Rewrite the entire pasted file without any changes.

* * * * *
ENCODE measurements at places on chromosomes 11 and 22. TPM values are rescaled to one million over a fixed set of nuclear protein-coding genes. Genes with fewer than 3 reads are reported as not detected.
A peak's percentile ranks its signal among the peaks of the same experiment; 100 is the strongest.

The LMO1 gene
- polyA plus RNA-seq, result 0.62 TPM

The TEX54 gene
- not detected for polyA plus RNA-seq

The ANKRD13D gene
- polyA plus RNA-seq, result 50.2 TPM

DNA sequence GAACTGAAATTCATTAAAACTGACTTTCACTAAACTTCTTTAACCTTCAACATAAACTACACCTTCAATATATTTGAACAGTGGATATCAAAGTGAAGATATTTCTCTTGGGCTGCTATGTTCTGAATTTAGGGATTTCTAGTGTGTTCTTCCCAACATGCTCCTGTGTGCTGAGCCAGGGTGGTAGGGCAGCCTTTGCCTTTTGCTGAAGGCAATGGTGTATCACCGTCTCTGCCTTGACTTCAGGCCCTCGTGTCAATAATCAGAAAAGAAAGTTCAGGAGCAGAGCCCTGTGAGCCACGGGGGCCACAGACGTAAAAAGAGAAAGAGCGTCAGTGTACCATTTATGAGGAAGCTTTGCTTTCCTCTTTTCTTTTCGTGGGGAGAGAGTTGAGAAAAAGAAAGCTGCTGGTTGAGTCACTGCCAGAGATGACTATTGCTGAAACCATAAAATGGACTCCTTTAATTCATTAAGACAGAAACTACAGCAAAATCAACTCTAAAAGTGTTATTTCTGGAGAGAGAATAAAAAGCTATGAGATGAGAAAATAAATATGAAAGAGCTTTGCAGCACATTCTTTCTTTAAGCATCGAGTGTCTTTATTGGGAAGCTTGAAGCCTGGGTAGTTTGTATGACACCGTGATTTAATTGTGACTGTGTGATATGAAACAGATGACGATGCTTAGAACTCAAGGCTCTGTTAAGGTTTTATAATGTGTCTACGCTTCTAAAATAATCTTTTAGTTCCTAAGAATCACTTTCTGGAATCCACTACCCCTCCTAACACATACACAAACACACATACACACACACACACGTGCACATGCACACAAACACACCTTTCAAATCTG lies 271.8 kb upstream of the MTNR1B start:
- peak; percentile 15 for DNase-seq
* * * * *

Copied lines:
ENCODE measurements at places on chromosomes 11 and 22. TPM values are rescaled to one million over a fixed set of nuclear protein-coding genes. Genes with fewer than 3 reads are reported as not detected.
A peak's percentile ranks its signal among the peaks of the same experiment; 100 is the strongest.

The LMO1 gene
- polyA plus RNA-seq, result 0.62 TPM

The TEX54 gene
- not detected for polyA plus RNA-seq

The ANKRD13D gene
- polyA plus RNA-seq, result 50.2 TPM

DNA sequence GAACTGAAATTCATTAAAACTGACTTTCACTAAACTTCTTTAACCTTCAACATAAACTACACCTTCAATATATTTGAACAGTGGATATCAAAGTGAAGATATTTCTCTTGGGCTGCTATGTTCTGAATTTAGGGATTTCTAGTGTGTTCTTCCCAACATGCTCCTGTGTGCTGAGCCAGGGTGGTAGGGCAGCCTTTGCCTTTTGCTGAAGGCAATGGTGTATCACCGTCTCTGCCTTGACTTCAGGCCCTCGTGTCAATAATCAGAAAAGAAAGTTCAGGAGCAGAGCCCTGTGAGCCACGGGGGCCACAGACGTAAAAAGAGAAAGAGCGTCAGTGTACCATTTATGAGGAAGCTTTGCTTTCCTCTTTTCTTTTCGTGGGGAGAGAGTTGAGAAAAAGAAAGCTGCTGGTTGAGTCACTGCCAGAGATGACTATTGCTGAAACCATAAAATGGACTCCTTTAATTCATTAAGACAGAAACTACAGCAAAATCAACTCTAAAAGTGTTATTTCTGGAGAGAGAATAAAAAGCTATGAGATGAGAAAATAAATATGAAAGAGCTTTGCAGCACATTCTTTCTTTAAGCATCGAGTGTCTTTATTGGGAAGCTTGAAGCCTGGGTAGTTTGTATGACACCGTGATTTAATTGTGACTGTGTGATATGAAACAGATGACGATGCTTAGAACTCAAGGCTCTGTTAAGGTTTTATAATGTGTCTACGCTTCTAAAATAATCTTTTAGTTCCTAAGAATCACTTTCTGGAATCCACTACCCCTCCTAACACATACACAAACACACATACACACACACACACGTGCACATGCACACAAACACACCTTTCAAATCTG lies 271.8 kb upstream of the MTNR1B start:
- peak; percentile 15 for DNase-seq